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The Ultimates #9 By Matt Martin
Marvel Comics Ė Mark Millar (w); Bryan Hitch (p); Paul Neary (i)
Once again, a long wait is met by a solid issue. However, last time I reviewed The Ultimates (two months ago, when #8 was released), I stated that I thought the book was basically always worth the wait, since itís one of the most consistently entertaining superhero book on the market (which isnít that big of an accomplishment, I suppose, when you only crank out an issue about every two months or so). This time around, I have to say that Iím not sure that the wait was necessarily justified.
When last The Ultimates shipped, the issue closed with the promise of the long-awaited throw-down between Giant Man and Captain America, a fight that came hot on the heels of Steve Rogersí discovery of Hank Pymís abuse of his wife. This monthís issue does deliver on that promise and it plays out like one would expect, with the pugilistically (if that can even be considered a word) inclined Captain America taking the fight straight to Dr. Pym, a man that no matter how big he can grow is still just a scientist. As a fight choreographer, Bryan Hitch has repeatedly proven himself to be more than capable and this battle is no exception.
However, the fight between the two heroes doesnít even take up the first half of the issue. Rather, once the pair is back in the custody of Nick Fury and his men, Millar switches gears and spends the rest of the issue focusing on a conversation between Betty Ross and the still-confined Bruce Banner, which is really the highlight of the issue.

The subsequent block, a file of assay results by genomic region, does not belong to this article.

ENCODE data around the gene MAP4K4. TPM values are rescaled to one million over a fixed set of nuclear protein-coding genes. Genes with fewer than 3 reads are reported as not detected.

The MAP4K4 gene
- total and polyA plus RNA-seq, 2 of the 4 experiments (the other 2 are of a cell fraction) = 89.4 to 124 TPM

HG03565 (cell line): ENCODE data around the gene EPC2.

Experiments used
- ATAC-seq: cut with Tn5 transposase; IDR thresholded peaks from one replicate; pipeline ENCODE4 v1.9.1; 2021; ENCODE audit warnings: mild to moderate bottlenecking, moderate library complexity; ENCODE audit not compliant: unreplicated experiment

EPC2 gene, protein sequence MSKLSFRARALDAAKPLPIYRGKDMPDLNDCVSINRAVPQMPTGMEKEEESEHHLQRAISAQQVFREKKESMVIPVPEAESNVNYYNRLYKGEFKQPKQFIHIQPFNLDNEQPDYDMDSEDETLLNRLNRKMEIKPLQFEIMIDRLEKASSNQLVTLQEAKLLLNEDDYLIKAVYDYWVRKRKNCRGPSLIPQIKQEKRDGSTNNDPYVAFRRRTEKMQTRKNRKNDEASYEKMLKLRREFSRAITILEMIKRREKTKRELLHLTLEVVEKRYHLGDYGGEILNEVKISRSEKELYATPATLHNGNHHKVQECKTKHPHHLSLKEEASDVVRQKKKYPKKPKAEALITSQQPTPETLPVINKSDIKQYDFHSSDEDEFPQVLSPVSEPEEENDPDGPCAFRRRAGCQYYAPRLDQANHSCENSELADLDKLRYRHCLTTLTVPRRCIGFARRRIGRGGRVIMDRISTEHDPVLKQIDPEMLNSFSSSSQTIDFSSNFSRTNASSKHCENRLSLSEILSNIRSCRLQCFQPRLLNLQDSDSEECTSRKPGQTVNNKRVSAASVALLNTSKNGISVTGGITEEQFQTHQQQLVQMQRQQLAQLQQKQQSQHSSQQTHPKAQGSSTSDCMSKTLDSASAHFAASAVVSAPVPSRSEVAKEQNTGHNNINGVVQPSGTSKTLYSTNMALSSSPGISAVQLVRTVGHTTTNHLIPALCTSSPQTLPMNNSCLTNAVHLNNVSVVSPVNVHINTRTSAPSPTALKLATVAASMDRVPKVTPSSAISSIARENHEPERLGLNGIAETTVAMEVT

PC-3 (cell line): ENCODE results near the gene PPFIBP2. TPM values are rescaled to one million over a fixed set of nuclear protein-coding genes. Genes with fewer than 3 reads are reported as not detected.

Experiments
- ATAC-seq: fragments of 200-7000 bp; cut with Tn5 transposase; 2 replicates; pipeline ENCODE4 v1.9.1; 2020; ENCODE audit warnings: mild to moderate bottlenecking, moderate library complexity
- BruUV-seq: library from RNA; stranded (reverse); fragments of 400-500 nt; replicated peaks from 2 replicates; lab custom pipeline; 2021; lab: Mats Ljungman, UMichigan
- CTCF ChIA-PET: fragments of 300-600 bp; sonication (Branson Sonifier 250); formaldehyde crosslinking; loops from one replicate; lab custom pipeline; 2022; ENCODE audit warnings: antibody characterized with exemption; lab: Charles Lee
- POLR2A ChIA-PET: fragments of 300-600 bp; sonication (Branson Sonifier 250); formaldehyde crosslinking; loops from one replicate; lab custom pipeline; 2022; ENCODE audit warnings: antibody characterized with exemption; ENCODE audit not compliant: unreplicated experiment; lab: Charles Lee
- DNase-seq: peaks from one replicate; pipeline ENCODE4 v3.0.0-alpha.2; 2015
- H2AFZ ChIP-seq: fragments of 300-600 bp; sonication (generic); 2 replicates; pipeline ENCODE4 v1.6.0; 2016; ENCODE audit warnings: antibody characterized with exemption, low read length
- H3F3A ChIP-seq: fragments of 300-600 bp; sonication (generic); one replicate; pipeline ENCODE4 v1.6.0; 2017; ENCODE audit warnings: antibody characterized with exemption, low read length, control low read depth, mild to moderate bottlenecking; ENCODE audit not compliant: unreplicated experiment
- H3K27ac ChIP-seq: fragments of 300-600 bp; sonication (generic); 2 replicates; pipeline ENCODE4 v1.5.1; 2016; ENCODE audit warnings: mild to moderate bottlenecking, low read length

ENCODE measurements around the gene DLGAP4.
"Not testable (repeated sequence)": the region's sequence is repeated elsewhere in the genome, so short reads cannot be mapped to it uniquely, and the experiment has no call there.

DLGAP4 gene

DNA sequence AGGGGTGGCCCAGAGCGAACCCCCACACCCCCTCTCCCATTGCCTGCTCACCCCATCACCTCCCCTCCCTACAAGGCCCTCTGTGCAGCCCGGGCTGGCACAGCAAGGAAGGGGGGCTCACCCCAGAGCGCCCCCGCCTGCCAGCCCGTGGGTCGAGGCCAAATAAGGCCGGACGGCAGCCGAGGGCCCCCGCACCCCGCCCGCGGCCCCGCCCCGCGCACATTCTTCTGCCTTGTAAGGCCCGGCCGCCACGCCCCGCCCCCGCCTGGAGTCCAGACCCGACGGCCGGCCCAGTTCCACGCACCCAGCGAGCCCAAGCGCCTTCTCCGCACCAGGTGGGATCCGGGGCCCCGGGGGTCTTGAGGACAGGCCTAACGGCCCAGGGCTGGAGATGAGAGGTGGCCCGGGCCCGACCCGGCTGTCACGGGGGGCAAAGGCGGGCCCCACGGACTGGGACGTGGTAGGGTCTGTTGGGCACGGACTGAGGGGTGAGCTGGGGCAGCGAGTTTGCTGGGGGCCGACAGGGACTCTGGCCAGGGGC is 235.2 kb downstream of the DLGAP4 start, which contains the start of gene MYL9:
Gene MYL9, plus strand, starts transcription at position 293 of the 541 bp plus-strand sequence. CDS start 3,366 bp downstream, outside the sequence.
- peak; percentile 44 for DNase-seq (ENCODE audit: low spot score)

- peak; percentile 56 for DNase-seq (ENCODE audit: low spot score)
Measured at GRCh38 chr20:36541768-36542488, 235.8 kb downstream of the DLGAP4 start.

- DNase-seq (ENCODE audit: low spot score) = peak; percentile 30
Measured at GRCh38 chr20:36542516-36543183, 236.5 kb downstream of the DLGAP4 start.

Given the fact that last issue showed us in no uncertain terms exactly what The Ultimates were doing to combat the alien conspiracy, to do so again this time around would have been more than redundant. So instead, Millar opts to describe to the reader what has transpired in the interim, via Ross relating current events to the imprisoned Banner. Itís a nice effect, using the charactersí dialogue as plot exposition, but without coming off at hackneyed or ham-fisted.
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The problem, in my opinion, isnít with the issue itself, so much as it is with the effect that the delays cause. If The Ultimates shipped every month, like it was supposed to, an issue like this would stand out as a nice, character-driven piece before a climactic battle (Bendis does is pretty frequently in Ultimate Spider-Man, for example, and Millar himself has done it on occasion in Ultimate X-Men). However, since the appearance of this book on the shelf has taken on the quality of a rare treat, something to be looked forward to and savored (since itís the only taste of it that youíll get for several months), itís sort of a let-down to finally get another issue and basically have nothing substantial happen in it. Sure, thereís the fight between Cap and Giant Man, but itís over almost before itís begun and then weíre left with talking heads for the rest of the issue.
In the end, itís still a good book and a solid issue. Itís just that I think Iíd appreciate moments like these more if I wasnít so eagerly anticipating each issueís release.